Bloom’s Taxonomy and Measurability

We typically work with authors writing chapter-level objectives or outcomes; these benchmarks help identify important textbook components and how students should achieve/will be able to demonstrate proficiency in them. Ideally, each objective/outcome should begin with a single appropriate verb from Bloom’s taxonomy and describe a measurable action or achievement.

Bloom’s taxonomy identifies six levels of learning that extend from the most fundamental to the most challenging. Please note there are two versions of Bloom’s taxonomy:

  • In the first version, the levels are knowledge, comprehension, application, analysis, synthesis, and evaluation.
  • In the updated version, as shown below, the levels are remember, understand, apply, analyze, evaluate, and create.
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Armstrong, P. (2010). Bloom’s Taxonomy. Vanderbilt University Center for Teaching. Retrieved 03/13/2021 from Image via

Measurability indicates that students can demonstrate their proficiency in a topic by completing an assessment, such as an activity, exercise, or assignment. In evaluating that assessment, an instructor should be able to impartially justify, for example, whether a student has provided the correct answer and/or has demonstrated comprehension.


  • Understand how cuckoo clock mechanisms work. This objective/outcome is harder to measure because “understanding” this topic could mean a variety of things and the degree of understanding is not specified. How will students be able to prove they understand the mechanisms’ operation?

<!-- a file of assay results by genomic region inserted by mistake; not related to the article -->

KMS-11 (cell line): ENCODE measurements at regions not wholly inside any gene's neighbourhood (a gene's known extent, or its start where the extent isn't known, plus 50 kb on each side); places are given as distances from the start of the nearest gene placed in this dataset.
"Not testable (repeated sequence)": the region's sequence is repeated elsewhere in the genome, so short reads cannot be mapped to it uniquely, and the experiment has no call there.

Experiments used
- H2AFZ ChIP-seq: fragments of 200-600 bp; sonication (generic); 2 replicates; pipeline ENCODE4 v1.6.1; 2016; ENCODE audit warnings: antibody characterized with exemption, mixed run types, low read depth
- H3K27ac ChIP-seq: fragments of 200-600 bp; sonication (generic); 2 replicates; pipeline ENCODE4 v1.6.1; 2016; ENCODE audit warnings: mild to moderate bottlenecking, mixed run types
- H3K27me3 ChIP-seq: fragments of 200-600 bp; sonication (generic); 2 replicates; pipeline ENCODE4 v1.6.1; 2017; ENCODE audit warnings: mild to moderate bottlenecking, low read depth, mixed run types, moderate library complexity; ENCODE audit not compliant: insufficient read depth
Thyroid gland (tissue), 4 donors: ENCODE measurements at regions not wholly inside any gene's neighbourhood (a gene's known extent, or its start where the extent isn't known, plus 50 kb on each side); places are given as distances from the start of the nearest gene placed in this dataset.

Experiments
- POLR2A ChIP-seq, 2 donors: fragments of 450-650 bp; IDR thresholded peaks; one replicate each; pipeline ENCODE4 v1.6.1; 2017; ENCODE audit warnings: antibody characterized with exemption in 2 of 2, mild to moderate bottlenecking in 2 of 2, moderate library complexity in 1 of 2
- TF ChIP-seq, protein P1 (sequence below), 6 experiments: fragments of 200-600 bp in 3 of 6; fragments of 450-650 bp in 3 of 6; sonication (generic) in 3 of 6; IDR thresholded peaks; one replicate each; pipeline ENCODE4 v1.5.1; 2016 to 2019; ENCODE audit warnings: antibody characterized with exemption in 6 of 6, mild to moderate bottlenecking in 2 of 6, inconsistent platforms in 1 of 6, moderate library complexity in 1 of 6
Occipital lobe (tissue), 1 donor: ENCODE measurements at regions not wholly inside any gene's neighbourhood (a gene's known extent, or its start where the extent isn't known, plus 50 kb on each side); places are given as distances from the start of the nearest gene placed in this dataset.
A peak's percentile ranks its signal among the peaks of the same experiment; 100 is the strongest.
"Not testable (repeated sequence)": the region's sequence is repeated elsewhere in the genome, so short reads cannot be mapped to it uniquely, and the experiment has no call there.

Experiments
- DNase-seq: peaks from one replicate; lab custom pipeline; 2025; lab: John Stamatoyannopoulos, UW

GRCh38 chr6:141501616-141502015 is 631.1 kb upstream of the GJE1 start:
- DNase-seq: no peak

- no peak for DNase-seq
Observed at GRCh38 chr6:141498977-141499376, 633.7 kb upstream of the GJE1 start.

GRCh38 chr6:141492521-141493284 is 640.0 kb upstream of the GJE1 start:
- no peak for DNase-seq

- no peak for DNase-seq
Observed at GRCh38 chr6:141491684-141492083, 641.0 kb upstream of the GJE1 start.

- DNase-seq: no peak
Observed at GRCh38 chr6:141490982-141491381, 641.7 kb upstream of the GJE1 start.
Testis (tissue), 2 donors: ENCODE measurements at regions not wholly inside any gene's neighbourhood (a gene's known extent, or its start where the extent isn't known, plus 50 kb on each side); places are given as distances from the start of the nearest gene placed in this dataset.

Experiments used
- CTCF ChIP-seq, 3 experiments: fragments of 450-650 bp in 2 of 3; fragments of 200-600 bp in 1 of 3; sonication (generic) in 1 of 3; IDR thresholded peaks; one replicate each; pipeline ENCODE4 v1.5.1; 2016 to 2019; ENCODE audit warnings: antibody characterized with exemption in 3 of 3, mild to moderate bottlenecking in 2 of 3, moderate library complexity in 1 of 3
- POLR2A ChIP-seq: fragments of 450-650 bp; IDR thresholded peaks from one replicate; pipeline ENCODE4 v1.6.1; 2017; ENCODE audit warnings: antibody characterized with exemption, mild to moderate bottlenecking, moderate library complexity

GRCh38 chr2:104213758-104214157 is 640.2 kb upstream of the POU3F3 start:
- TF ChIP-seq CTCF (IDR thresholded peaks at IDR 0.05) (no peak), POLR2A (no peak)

• Explain how cuckoo clock mechanisms work. This objective/outcome is easier to measure because a student’s explanation of the topic can be quantified as complete or incomplete. The explanation—which is measurable—demonstrates the student’s understanding of the mechanisms’ operation—which, on its own, is not measurable.

The majority of auto-graded activities are best suited to support the three to four lowest Bloom’s levels. It is more difficult to design auto-graded activities that target the evaluation level, and it is nearly impossible to design auto-graded material that targets the creation level. Fortunately, the Active Learning platform also permits open-ended, manually graded activities, such as assignments. We recommend using those to support learning activities at the highest levels of Bloom’s taxonomy.


For further exploration of how the lower Bloom’s levels map to auto-graded assessments, see the Guide to Creating Quality Assessments.